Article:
Sauna as a lifestyle factor

Many lifestyle factors including exercise, medication, sleep, and a healthy diet are known to be helpful in longevity. Sauna use also appears to have benefits. The purpose of lifestyle factors is to try and extend the “healthy years” of one’s life. By diminishing risk factors for dementia, Parkinson’s, diabetes, and cardiovascular disease, it allows a person to live healthier and well for a  longer period of time.  

Saunas and body proteins

Sauna use also has effects on heat shock proteins which can aid in preventing the degradation of proteins in the body. Usage can also cause the elevation of endorphins in the body. There is some ongoing research that has found raising a person’s core body temperature 1-2 degrees can give some improvement with depressive symptoms that can last up to 6 weeks after using a sauna a single time. Ongoing research is happening in this area to further analyze this finding.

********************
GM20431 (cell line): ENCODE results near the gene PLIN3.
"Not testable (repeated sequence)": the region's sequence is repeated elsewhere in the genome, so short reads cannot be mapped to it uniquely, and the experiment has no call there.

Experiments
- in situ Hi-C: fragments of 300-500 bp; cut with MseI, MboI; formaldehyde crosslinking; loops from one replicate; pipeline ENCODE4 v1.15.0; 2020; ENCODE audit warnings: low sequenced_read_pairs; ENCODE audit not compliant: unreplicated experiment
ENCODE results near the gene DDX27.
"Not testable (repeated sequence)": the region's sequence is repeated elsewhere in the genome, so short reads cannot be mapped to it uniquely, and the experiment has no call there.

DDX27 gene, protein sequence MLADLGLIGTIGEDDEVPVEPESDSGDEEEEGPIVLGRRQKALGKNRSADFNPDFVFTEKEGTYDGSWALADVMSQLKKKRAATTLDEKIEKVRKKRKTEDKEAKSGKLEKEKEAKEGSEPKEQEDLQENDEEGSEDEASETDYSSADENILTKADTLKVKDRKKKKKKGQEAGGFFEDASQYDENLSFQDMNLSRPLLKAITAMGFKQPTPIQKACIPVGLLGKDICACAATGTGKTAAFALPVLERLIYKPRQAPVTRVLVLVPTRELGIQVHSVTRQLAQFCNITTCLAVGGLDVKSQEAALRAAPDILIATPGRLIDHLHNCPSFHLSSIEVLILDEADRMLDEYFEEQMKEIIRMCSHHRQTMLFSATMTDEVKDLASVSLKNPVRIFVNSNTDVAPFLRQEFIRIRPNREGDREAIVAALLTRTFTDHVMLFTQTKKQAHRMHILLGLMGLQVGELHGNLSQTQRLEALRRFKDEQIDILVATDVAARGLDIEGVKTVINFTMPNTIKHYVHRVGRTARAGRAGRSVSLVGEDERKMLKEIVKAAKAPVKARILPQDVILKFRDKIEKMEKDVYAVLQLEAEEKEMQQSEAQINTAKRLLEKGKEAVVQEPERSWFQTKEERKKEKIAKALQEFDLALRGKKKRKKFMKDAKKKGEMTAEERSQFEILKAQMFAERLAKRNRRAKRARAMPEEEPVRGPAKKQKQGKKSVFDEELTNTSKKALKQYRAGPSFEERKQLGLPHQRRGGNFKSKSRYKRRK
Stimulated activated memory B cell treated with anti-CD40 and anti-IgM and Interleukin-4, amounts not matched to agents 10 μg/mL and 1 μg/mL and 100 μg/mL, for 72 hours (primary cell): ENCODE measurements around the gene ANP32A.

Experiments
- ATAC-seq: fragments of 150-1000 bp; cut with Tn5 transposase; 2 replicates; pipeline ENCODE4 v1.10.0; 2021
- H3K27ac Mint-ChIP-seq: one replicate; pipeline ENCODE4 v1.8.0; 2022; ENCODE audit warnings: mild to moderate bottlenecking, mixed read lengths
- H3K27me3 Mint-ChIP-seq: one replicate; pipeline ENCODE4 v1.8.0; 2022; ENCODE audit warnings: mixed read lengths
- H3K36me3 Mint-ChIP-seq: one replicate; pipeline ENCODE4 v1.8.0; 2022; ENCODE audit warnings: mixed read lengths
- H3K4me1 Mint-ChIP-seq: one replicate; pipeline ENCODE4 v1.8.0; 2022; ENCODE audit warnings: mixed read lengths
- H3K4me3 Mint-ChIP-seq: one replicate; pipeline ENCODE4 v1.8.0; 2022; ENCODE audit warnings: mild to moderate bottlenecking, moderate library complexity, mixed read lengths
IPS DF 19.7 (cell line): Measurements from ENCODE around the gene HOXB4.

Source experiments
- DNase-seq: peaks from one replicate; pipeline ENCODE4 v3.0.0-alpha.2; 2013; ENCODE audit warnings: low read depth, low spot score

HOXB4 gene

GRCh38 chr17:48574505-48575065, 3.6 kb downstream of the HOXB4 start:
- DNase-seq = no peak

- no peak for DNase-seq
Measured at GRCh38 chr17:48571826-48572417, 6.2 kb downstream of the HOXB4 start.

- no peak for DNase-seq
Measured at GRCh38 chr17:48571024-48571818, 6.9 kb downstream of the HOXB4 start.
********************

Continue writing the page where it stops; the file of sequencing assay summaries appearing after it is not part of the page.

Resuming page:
Sauna use has also suggested it can decrease C-reactive protein ( a marker for inflammation), increase IL-6 which can cause an anti-inflammatory response, and increase IL-10  which is also an anti-inflammatory marker. There are suggestions based on findings in some of these studies that sauna use may be doing some immune modulation; however, much further research is needed.   

Limitations to the studies on saunas include that these are observational studies so causality can’t be established. However, the studies suggest that increased frequency of sauna use and longer duration of staying in the sauna may have greater effects in a dose-dependent relationship.  Further research is ongoing.